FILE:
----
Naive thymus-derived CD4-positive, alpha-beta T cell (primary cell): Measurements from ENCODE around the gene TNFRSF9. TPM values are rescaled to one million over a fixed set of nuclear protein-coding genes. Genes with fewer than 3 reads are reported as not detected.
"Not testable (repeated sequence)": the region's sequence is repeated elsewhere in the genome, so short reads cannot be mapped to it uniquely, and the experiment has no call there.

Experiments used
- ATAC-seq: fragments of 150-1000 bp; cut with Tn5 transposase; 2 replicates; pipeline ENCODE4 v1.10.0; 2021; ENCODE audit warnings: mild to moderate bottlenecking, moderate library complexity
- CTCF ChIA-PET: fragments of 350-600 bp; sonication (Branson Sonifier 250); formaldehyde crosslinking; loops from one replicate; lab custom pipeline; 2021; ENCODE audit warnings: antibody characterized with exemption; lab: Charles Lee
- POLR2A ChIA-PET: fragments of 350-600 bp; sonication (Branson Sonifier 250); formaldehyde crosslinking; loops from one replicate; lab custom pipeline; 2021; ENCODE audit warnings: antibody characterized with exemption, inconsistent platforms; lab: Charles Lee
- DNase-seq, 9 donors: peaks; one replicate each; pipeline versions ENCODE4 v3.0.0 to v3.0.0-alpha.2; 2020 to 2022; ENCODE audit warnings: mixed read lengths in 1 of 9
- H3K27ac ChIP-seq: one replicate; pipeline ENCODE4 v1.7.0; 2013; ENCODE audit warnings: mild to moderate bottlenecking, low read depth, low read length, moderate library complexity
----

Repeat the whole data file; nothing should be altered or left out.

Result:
Naive thymus-derived CD4-positive, alpha-beta T cell (primary cell): Measurements from ENCODE around the gene TNFRSF9. TPM values are rescaled to one million over a fixed set of nuclear protein-coding genes. Genes with fewer than 3 reads are reported as not detected.
"Not testable (repeated sequence)": the region's sequence is repeated elsewhere in the genome, so short reads cannot be mapped to it uniquely, and the experiment has no call there.

Experiments used
- ATAC-seq: fragments of 150-1000 bp; cut with Tn5 transposase; 2 replicates; pipeline ENCODE4 v1.10.0; 2021; ENCODE audit warnings: mild to moderate bottlenecking, moderate library complexity
- CTCF ChIA-PET: fragments of 350-600 bp; sonication (Branson Sonifier 250); formaldehyde crosslinking; loops from one replicate; lab custom pipeline; 2021; ENCODE audit warnings: antibody characterized with exemption; lab: Charles Lee
- POLR2A ChIA-PET: fragments of 350-600 bp; sonication (Branson Sonifier 250); formaldehyde crosslinking; loops from one replicate; lab custom pipeline; 2021; ENCODE audit warnings: antibody characterized with exemption, inconsistent platforms; lab: Charles Lee
- DNase-seq, 9 donors: peaks; one replicate each; pipeline versions ENCODE4 v3.0.0 to v3.0.0-alpha.2; 2020 to 2022; ENCODE audit warnings: mixed read lengths in 1 of 9
- H3K27ac ChIP-seq: one replicate; pipeline ENCODE4 v1.7.0; 2013; ENCODE audit warnings: mild to moderate bottlenecking, low read depth, low read length, moderate library complexity